Theater review: '1984' makes its case for renewed relevance
WAR IS PEACE.
FREEDOM IS SLAVERY.
IGNORANCE IS STRENGTH.
In the first class in Media & Society each semester we consider which dystopian novel successfully predicted the world in which we now live: George Orwell's "1984" or Aldous Huxley's "Brave New World." The academic consensus favors Huxley, that the truth has not been replaced by lies but rather buried under a barrage of irrelevance.
However, the striking production of "1984" directed by Robert Lee that opened at the Underground on Thursday night makes a compelling case for reconsidering that verdict. Orwell's book again became a best-seller in the wake of the inauguration, and contemporary parallels are easy to find.
Winston Smith (Jonathan Manchester) works in the Ministry of Truth, next to Syme (KT Magnolia), an ardent true believer, and Parsons (Justin Peck), an overly enthusiastic "Good Oceanic." The suddenly empty desk next to Smith is filled by Julia (Kitara Peterson), who turns out to be a kindred dissident.
The harsh realities of Oceania dictate that the performances are somewhat muted. Here the smallest gestures and intonations signify happiness, while the biggest reactions are served for the twin pillars of hate and fear. The slight British accents foster the illusion this is not the dystopia yet to come.
As O'Brien, John Pokrzywinski's sonorous voice of reason has a dark edge this time around. The cast plays multiple roles, with Cheryl Skafte as a cackling landlady, Bethany Westerberg as a creepy-voiced Minitru messenger, Joe Birdseye as the vendor of Victory Coffee, and Seth Hannasch as a carefully observant butler.
The most stunning aspects of this production are the double-plus good projections of Daniel Benoit, displayed on eight screens in a symmetrical arrangement. The projections are their most effective during the dramatic pronouncements from the Ministries of Truth, Peace, Love and Plenty, but they also create the sense of place for the setting of each scene.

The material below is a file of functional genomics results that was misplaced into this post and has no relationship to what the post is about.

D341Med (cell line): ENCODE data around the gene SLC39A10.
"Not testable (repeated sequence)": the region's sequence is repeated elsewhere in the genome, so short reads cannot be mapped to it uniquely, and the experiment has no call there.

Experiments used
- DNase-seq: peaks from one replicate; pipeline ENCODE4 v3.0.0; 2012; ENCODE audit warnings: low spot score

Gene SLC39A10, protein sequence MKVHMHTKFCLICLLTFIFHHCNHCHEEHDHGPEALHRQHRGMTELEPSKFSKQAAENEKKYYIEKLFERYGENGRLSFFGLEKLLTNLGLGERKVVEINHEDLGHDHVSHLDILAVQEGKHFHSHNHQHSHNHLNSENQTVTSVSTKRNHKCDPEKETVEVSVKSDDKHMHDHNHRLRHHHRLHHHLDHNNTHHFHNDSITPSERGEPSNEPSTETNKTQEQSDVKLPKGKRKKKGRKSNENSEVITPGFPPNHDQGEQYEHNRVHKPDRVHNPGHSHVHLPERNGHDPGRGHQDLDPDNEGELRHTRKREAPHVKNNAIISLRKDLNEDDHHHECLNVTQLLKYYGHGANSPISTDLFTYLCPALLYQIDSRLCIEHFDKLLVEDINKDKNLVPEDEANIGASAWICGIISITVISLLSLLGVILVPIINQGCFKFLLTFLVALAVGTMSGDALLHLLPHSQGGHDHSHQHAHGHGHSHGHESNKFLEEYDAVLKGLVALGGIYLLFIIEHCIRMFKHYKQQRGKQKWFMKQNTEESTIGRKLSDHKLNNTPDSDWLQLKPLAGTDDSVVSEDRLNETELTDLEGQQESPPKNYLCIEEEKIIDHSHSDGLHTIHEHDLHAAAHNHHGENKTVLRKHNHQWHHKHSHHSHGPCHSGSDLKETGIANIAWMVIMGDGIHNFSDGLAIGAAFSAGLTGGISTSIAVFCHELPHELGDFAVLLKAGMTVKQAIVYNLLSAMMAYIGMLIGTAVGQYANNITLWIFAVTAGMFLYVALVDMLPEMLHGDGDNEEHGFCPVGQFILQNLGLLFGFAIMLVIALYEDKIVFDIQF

There is never a point where the images overwhelm the actors, although there are intense moments combining striking images and a screaming mob. The flicking images of the omnipresent telescreens hint at hidden terrors and even faded yellow wallpaper strikes you as an ominous portent.
I have not read "1984" since high school, but the tale remains as oppressively depressing as I recall. Orwell's novel is stripped down to its essentials in this streamlined 80-minute adaptation by Robert Owens, Wilton E. Hall and William A. Miles, Jr. There is a slight sense of fast forwarding through Smith's time in Room 101, but that is probably a blessing for the audience.
How does "1984" resonate in 2017? The omnipresent governmental surveillance by Big Brother envisioned by Orwell does not exist (we do it to ourselves with smartphones). Instead, it is Newspeak and Syme's description of the vital importance of destroying words to help control thoughts that rings ominously true.
Surely Syme would see "fake news" as an obviously unnecessary redundancy. Perhaps the biggest difference between Orwell and today is that here the government and media are still separate entities.
Remember, Citizens. 2 + 2 is 5. 2 + 2 is 5. Repeat.
If you go:
• What: George Orwell's "1984"
• Where: The Underground, 506 W. Michigan St.
• When: 7:30 p.m. Thursday-Saturday through Oct. 14
• Tickets: $20 adults, $18 students at duluthunderground.org